When you create CMNU 1000, be sure to change the resource ID in both places: once in the “Get Info” box and also in the “Edit Menu and MDEF ID” dialog.

Figure 3. CMNU 1000

Enter a command number of 1000 for the item Change My Name, 1001 for Disable Me, 1002 for Enable Previous Item, 1003 for Add Extra Menu, and 1004 for Beeps. Next, disable the item Enable Previous Item. After that, click on the Beeps item, check the has SubMenu checkbox and enter 100 as the submenu ID (Figure 4). Since submenu IDs are limited to a single byte, we won’t be able to give the submenu CMNU resource an ID greater than 1000. So much for sticking to conventions!

Figure 4. The Beeps item, with its submenu ID of 100 entered.

Next, create a new CMNU resource with an ID of 1001 (Once again, be sure to change the ID in both places). The menu will have a title of Extra Menu and a single item, Delete This Menu. Give the item Delete This Menu a command of 1007 (Figure 5).

Figure 5. CMNU 1001

Finally, create a CMNU resource with an ID of 100. Add two items, Beep Once with a command ID of 1005 and Beep Twice with a command ID of 1006 (Figure 6).

Figure 6. CMNU 100.

Save your changes and quit your resource editor.

Modifying the Source Code

Now launch CodeWarrior or Symantec C++ and edit SprocketStarter.h. Start by adding this global reference to the file:

extern Boolean   gItemNameChanged;

gItemNameChanged is a Boolean that indicates whether the item Change My Name has been selected. It tells us whether the item should read Change My Name or Change Me Back Again.

Next, add this enum to the file:

enum
{
 mSubMenu = 100,
 mExtraMenu = 1001,
 
 cChangeName= 1000,
 cDisableMe = 1001,
 cEnablePrevious = 1002,
 cAddExtraMenu   = 1003,
 cBeeps = 1004,
 cBeepOnce= 1005,
 cBeepTwice = 1006,
 cDeleteExtraMenu= 1007
};

The first two constants specify the two CMNU resource IDs. The next 8 specify the menu command IDs. Notice that the menu constants start with a lower case “m” and the commands start with a lower case “c”. Unfortunately, the Apple event registry starts all its class names with a lower-case “c”, so be on the lookout for name collisions.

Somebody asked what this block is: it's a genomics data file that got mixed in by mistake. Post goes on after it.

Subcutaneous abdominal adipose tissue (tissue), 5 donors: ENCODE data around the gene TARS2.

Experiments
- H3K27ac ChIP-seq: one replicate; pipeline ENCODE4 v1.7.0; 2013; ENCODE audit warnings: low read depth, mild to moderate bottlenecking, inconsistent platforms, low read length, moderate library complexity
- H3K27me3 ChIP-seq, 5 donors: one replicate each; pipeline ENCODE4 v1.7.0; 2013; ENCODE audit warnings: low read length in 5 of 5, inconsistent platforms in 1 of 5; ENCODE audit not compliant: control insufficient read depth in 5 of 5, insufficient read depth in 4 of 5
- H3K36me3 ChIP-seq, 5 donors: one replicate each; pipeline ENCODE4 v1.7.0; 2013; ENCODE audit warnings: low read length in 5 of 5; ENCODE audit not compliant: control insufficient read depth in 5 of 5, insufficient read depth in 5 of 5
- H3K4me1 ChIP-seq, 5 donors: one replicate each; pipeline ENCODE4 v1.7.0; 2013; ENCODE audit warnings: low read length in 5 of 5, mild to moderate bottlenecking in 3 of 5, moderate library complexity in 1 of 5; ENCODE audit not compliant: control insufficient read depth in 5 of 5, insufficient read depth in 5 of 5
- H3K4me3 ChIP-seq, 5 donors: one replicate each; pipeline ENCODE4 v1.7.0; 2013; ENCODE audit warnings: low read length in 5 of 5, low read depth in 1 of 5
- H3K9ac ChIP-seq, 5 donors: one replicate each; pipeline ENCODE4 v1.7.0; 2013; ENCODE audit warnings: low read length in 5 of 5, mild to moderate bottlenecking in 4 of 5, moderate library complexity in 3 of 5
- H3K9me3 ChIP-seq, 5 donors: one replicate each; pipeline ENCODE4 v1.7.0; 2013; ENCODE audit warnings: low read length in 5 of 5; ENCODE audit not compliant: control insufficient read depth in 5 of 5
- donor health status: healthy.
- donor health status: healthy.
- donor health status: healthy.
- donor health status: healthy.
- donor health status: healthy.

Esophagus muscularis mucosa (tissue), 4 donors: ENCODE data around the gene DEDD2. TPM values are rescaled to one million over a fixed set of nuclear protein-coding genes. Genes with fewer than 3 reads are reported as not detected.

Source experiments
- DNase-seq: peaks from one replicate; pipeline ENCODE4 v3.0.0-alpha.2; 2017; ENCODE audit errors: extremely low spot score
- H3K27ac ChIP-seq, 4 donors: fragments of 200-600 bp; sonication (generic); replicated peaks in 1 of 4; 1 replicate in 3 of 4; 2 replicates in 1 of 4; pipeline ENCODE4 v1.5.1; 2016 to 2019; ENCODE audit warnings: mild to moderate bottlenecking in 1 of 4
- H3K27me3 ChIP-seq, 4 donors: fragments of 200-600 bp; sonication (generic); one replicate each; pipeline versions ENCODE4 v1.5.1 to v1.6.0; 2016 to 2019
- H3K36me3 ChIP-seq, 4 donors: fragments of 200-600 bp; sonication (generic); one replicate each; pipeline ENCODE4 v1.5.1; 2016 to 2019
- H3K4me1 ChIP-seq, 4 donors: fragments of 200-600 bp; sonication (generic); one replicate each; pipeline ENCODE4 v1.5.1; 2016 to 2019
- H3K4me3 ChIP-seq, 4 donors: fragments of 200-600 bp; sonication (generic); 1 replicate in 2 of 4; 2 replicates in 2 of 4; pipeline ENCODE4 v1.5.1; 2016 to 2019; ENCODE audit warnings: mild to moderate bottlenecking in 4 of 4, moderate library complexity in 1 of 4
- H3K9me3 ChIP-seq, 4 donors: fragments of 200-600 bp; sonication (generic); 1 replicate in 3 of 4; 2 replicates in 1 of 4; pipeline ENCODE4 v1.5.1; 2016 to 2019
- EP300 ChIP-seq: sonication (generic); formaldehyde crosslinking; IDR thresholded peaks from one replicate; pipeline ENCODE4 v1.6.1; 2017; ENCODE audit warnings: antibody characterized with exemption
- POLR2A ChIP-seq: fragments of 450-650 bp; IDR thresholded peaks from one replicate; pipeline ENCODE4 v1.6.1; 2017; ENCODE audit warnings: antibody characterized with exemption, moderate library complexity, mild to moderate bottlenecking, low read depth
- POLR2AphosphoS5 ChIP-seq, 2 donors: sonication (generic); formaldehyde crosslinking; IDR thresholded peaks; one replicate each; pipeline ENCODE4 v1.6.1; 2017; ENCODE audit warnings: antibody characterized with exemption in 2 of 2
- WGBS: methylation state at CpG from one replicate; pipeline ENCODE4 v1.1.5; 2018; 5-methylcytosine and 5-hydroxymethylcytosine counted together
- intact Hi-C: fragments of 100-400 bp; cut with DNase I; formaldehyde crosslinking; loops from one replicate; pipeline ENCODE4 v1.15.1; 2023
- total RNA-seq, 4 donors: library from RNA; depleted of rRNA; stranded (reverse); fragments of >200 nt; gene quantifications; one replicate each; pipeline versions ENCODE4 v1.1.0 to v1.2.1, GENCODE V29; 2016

Next, add these three constants to the file:

const StringPtr kUnchangedName = "\pChange My Name";
const StringPtr kChangedName = "\pChange Me Back Again";
const short kLastMenu = 0;

The first two are just Pascal strings we used for the menu names. We really should have implemented these strings as ‘STR ’ resources to make the code easier to localize. In general, I try never to specify strings in code, but I guess I was just feeling a bit lazy.

The last constant will be used in our call of InsertMenu(), telling InsertMenu() to insert the menu at the end of the menu bar.

Next, edit the file SprocketStarter.cp. Start by adding this global definition at the top of the file:

Boolean gItemNameChanged = false;

Next, add these three lines to the beginning of the routine SetUpApplication():

MenuRef hierMenu;

hierMenu = gMenuBar->GetMenuFromCMNU( mSubMenu );
InsertMenu( hierMenu, -1 ); 

GetMenuFromCMNU() loads CMNU 100, registers all the commands, and returns a MenuHandle to a standard menu based on the CMNU resource. InsertMenu() inserts the resulting menu in the menu bar.

Finally, add the cases to handle our new commands to the switch in HandleMenuCommand() further down in SprocketStarter.cp. Here’s my edited copy of HandleMenuCommand():

HandleMenuCommand
void
HandleMenuCommand(MenuCommandID theCommand)
 {
 MenuRefextraMenu;
 OSErr  err;
 
 switch (theCommand)
 {
 case cAbout:
 AboutBox();
 break;
 
 case cNew:
 CreateNewDocument();
 break;
 
 case cOpen:
 OpenExistingDocument();
 break;
 
 case cPreferences:
 TPreferencesDialogWindow * prefsDialog = 
 new TPreferencesDialogWindow;
 break;
 
#ifqAOCEAware
 case cNewMailableWindow:
 TMailableDocWindow *aWackyThing = new TMailableDocWindow;
 break;
#endif

Here come the new commands. This first one switches the first menu item between Change My Name and Change Me Back Again. Notice that we’re using the global TMenuBar object to change the menus. If Sprocket ever gets modified to use more than one menu bar, we’ll have to modify this code to be sure we use the menu bar that contains the menu we want to work with. Of course, if that happens, you can count on some sample code in this column to show you how to do that.